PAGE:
My current teaching situation has me at home, teaching through my computer screen to nine students in various places in the US. It has been an interesting assignment, to say the least. Especially, considering my previous teaching experience was at a small, family-like, international school. I don't know that I could have experienced two more extreme environments:
Online teaching = no "human" interaction, separation at its best. The classroom is held together by invisible wires and transmitters that connect our words but not our beings. The intersection of our lives lasting for 90 minutes a week, one semester of a lifetime. The content administered view Blackboard videos, emails, and Haiku and Kidblog.
International school teaching = close knit community, students and staff operate with many faucets of life intersecting one another. The faces that I see in the classroom are the ones I also see on the cross-country course, performing on stage, and living life on campus as dorm students. The intersection of our lives (for some of my students) lasts years. (In fact, two former students are now going to college in the states and are flying in to MN to spend Thanksgiving with us because they have no where else to be.) The content was administered through activities, active learning, conversations and built upon a tangible relationship between me and my students. I hated lectures as much as my students, so we were always learning in other ways (when possible). I loved it, and I think they did too.
But I am like a fish out of my fishbowl in the online classroom. I struggle to figure out how to get the technology to work to my advantage--how to use the technology to create active, constructivist approaches to learning how to write. And it truly bothers me to my core because I want to use instructional strategies that I know are best practice, but am too technically challenged or unaware (or it is just plain impossible) to be able to create learning that mimics the "real" classroom. Add to that I work from home, which really means I try to work with 2-3 lovely, precious, loud, demanding angels floating around the house. There is no "prep" hour for the stay-at-home, teaching-from-home mom. Well, not until about 8:30pm--not the most productive time for the synapses in my brain!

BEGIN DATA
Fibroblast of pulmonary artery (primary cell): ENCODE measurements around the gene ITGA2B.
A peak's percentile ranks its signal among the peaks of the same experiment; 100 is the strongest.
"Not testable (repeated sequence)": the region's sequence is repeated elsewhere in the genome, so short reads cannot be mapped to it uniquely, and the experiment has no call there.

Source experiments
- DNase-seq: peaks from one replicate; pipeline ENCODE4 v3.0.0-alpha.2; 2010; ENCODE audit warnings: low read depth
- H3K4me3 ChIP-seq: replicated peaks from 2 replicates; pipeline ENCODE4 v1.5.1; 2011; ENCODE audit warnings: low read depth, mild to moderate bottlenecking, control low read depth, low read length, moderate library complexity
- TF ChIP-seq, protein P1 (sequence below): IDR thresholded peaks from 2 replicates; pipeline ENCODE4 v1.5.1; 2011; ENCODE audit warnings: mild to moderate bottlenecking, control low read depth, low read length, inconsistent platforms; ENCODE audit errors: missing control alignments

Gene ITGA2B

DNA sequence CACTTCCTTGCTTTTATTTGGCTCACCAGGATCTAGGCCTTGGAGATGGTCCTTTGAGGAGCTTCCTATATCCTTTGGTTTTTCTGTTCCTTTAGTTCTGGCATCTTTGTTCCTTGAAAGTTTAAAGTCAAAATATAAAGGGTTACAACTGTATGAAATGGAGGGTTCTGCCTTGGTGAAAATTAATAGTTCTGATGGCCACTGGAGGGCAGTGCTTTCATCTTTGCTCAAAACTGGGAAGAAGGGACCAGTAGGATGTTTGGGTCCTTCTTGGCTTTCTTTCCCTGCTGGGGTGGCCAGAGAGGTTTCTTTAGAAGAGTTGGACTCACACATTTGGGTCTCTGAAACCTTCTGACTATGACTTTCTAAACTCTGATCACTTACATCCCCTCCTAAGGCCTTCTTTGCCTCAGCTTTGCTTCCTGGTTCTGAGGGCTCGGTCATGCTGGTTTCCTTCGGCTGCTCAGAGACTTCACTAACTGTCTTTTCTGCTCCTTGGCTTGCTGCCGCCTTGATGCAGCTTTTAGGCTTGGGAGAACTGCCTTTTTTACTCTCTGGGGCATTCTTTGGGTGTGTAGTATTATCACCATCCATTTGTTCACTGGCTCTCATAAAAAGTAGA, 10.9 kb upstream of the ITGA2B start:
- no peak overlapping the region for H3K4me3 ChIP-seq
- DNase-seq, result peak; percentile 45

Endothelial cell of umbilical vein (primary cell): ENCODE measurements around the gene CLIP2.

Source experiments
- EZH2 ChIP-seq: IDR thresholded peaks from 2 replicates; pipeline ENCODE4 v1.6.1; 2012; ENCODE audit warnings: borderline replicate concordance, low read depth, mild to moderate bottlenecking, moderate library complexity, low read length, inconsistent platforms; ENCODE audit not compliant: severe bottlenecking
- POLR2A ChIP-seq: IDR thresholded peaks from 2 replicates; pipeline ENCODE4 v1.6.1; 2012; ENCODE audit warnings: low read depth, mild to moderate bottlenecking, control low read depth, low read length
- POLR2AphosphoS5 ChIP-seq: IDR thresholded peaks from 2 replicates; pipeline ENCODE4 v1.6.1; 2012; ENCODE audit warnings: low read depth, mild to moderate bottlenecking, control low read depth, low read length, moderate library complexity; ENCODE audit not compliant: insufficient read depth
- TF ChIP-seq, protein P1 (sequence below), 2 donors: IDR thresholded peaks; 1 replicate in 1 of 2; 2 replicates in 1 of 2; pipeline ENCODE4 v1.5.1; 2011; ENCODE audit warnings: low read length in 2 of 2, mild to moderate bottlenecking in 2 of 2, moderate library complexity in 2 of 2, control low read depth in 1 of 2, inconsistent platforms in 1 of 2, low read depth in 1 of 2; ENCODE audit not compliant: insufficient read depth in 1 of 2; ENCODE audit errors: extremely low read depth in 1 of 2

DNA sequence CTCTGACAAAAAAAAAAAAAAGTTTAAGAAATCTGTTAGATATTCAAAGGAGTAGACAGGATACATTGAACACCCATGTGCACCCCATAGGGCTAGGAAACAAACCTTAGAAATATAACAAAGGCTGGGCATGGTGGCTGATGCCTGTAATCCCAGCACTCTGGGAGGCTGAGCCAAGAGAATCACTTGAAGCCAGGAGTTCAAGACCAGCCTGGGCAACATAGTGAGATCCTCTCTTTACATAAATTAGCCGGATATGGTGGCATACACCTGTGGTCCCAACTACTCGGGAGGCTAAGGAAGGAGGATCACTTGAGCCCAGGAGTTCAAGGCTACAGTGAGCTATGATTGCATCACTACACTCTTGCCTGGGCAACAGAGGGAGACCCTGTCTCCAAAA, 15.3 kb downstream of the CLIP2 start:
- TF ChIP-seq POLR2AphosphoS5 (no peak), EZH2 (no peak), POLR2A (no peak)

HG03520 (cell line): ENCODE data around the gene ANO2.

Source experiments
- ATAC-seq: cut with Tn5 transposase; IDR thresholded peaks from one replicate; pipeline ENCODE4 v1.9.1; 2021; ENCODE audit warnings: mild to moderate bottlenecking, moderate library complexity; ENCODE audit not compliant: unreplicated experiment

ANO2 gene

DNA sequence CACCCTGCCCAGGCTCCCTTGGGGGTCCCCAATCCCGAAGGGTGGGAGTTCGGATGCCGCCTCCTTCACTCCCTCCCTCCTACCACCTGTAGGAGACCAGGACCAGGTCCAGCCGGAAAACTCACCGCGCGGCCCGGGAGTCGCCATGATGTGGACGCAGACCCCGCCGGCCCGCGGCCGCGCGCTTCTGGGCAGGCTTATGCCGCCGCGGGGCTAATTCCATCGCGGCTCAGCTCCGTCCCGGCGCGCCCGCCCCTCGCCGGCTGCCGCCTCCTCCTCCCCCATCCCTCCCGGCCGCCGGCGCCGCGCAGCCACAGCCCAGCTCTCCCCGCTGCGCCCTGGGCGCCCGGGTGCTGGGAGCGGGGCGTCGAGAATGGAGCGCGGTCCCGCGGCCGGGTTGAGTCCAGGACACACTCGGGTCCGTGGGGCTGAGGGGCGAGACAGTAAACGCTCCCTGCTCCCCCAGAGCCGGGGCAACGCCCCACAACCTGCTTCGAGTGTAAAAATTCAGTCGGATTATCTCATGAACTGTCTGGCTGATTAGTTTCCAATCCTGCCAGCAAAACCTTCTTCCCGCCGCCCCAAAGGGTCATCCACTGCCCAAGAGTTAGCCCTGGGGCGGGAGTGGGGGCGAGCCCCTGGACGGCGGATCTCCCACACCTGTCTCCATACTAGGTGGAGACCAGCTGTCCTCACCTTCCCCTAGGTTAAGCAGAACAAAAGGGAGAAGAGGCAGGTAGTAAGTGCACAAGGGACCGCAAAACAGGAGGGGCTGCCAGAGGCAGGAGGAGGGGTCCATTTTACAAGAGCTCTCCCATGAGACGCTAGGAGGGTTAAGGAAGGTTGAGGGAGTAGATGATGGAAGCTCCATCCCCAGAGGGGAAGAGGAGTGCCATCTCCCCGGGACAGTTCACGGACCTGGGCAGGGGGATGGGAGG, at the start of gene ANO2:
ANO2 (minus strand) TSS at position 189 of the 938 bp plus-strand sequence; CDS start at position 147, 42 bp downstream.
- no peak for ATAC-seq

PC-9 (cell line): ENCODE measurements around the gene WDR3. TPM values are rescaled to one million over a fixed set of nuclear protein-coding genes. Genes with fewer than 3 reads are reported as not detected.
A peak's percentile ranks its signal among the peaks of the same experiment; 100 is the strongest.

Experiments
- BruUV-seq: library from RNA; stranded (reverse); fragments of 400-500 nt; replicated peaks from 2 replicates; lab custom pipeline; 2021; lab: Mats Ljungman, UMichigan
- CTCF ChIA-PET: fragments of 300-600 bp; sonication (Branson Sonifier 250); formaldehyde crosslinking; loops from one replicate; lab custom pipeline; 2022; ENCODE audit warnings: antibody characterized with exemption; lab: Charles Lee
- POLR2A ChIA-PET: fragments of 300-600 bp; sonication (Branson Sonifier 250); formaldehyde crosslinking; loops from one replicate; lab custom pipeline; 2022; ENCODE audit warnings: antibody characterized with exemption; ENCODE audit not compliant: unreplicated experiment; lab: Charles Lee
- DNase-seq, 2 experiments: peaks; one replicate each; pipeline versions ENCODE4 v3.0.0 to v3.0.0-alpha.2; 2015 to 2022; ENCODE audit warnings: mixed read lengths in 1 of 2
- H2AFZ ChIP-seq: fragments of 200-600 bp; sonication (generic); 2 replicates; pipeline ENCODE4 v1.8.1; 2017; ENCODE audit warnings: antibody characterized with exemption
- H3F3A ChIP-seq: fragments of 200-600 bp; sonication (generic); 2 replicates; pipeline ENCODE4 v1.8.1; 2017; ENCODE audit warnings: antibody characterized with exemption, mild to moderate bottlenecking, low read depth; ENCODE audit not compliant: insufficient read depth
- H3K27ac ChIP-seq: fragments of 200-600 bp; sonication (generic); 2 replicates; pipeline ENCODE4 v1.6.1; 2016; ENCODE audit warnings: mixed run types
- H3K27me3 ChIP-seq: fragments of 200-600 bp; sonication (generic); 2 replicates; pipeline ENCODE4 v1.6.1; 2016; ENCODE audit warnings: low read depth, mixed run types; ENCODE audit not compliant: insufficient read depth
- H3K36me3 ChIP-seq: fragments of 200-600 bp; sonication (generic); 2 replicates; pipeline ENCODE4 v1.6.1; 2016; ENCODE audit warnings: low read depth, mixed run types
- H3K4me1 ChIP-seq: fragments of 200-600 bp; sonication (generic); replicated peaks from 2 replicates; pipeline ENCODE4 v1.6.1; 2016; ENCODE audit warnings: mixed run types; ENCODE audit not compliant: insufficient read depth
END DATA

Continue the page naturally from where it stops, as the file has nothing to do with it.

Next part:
But this week I had a bit of a break through! I gave myself permission to use 45 minutes of our Monday lecture to allow the students to meet in break-out rooms with a partner and peer revise together using googledocs and breakout rooms. And it actually went well! I had tried this one other time but I did not leave enough time for students to share with each other and most students were so tripped up by having to learn how to create a google doc, share it, make comments and then find those comments later that the experience didn't produce the peer revising I had hoped for--most students didn't even get involved. The technicalities of getting their work shared was so much of a headache I didn't see how it would ever work to continue with the technology available. But because we had to do another constructivist-style lesson, and because I had a busy week and didn't find the time to write a 90 minute lecture on reviewing revising, I decided to try again.
This time, however, I tried to eliminate anything that would slow down the process and didn't need to be a part of the experience to make it constructive. So, I uploaded all the papers to the google docs, I shared them, I sent out the links, and I partnered the students who were finished together (and connected together those who were behind). We did a quick review of how to make comments on google docs. And away they went. It was beautiful. By the next day I had an email box full of messages revealing that students were communicating with each other about their work. I could see they were conversing back and forth via the google doc comments, and it made me happy!
Because I gave myself permission to be removed from the lecture seat (which I might get in trouble for later because I don't think the school is a big fan of this constructivist approach to learning)I was able to see that all they really needed was time to connect (and a means to do so). I don't think it really replaced a "real" classroom experience, but it got us a little closer to actively participating in an authentic learning experience.
Links to all the, Go and See Study, sessions.